Mumbi Anstella: Country Growth Manager, Tala
Creating collective ownership by setting strategy through OKRs, leveraging internal expertise at larger organizations, and playing the roles of supervisor and mentor for team members
About our Guest
This episode’s conversation is with Mumbi Annstella based in Nairobi, Kenya. Mumbi is a mechatronics engineer with over 6 years experience working in technology startups and the development sector across Kenya, Rwanda, Tanzania, Ghana, South Africa and Uganda. She is currently the Country Growth Manager at Tala, a fintech company that has disbursed over $2.3 billion in credit to more than 6 million customers across East Africa, the Philippines, Mexico and India. She also serves as an advisor and angel investor to early stage startups in Africa.
Everyday Leadership in Action
Here are a few highlights from the conversation with Mumbi:
Even with the same title, no two jobs are exactly the same: Mumbi has held a number of Growth roles, including at Tala and Moringa School. She has learned that elements such as sector, product type, customer type and company growth stage will dramatically change the type of day-to-day work. In her current role at Tala, she focuses on trying to understand the types of products that Tala should bring to market in order to expand beyond their existing customer base there.
Create collective ownership by setting strategy through OKRs: In order to achieve growth, organizations must not only develop strong strategies, but also implement them to their best ability. Mumbi has found that aligning around goals through the Objectives and Key Results (OKRs) framework may seem time-consuming and tedious at times, but ultimately saves time and resources in the long-run. The OKR approach also ensures that there is a clear owner for each initiative, who is charged with keeping all of the relevant stakeholder accountable for coming together to cross the finish line. This is particularly important for a cross-departmental function such as Growth.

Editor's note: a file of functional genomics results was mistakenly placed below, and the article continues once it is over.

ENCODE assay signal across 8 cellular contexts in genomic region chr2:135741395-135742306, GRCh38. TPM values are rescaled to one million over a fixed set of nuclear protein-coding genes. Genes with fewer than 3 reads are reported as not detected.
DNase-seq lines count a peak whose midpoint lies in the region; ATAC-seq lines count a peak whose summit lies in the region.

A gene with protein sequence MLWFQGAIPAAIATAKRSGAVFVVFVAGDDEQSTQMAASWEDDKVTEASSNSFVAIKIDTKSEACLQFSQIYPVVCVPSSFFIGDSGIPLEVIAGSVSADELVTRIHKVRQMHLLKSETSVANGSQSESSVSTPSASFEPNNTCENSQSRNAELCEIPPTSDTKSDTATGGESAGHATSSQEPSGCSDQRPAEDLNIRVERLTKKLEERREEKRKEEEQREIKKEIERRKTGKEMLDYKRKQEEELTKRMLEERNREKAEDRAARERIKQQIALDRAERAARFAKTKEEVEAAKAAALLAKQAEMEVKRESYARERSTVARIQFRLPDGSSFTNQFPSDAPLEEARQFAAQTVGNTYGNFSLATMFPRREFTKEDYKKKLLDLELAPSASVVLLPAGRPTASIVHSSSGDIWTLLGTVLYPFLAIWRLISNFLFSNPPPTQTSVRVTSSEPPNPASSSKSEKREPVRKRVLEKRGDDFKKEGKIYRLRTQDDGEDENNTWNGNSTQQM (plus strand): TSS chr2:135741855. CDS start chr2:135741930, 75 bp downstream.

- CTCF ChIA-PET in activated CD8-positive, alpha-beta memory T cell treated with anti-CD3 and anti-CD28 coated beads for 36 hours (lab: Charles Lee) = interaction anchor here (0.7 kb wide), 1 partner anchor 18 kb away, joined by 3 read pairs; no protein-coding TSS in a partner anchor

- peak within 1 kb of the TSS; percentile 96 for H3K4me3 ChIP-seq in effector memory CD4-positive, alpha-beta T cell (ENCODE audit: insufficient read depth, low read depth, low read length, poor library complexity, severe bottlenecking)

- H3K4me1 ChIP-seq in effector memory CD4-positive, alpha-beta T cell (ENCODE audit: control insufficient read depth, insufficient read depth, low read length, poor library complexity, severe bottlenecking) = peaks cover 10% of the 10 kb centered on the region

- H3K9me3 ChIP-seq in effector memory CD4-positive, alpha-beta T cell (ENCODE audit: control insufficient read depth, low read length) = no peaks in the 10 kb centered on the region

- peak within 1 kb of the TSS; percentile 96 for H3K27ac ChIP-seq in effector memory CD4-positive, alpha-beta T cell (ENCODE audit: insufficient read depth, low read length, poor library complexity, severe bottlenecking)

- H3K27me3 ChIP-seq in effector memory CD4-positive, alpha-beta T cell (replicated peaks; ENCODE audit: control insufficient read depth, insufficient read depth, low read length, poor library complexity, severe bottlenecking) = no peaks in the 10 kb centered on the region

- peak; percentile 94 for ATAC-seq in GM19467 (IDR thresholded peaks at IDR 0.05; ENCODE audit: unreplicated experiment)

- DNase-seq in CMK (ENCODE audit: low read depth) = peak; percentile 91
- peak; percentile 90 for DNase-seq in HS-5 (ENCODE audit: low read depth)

At larger organizations, leadership can mean knowing how to leverage internal expertise: At Tala, where there are over 500 employees, it’s critically important to seek out support from individuals and teams who have either had relevant experience or understand the institutional knowledge needed to craft a strategy or make an informed decision. To do this, Mumbi is able to take advantage of guilds, which are cross-departmental groups consisting of staff working on a similar function. In this way, Mumbi is able to regularly touch base with other growth-focused team members working in other markets or products.
Managers need to play both the role of supervisor and mentor: In her current role, Mumbi directly oversees 5 staff. She has intentionally sought to understand each of her team members’ career goals so she can serve as a champion for them. This requires co-creating a customized learning path for them and looking out for relevant opportunities, even outside of the immediate team.
The Everyday Leader is a podcast featuring conversations with leaders from across Africa’s companies, organizations, and governments about their experience managing teams and projects throughout their careers.
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